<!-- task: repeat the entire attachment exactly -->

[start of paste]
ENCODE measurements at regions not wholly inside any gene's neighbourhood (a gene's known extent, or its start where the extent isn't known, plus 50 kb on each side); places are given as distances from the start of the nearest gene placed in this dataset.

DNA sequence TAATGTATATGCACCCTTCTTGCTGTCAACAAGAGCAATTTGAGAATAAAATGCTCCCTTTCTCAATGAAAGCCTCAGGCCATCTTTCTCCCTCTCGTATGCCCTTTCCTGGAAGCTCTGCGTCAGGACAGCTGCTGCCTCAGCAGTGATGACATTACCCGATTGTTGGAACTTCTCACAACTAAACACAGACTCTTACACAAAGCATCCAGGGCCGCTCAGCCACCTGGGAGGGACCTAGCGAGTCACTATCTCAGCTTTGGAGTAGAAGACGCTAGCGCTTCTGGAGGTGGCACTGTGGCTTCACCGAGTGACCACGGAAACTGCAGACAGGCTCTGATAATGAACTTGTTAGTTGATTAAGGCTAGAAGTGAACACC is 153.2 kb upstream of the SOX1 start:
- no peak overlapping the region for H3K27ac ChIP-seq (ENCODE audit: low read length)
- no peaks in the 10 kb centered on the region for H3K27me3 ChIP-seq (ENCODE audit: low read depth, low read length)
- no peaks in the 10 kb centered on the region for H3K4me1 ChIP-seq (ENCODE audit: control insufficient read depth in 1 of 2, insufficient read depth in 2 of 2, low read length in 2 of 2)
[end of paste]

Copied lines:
ENCODE measurements at regions not wholly inside any gene's neighbourhood (a gene's known extent, or its start where the extent isn't known, plus 50 kb on each side); places are given as distances from the start of the nearest gene placed in this dataset.

DNA sequence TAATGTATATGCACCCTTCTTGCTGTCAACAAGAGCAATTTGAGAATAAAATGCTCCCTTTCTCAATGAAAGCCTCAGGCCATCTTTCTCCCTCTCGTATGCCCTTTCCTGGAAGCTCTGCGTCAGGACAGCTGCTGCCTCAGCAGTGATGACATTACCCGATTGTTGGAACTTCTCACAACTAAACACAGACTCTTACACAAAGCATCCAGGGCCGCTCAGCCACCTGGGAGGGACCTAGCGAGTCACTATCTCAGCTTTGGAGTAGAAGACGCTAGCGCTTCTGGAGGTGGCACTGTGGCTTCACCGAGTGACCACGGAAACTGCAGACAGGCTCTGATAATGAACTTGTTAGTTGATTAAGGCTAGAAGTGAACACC is 153.2 kb upstream of the SOX1 start:
- no peak overlapping the region for H3K27ac ChIP-seq (ENCODE audit: low read length)
- no peaks in the 10 kb centered on the region for H3K27me3 ChIP-seq (ENCODE audit: low read depth, low read length)
- no peaks in the 10 kb centered on the region for H3K4me1 ChIP-seq (ENCODE audit: control insufficient read depth in 1 of 2, insufficient read depth in 2 of 2, low read length in 2 of 2)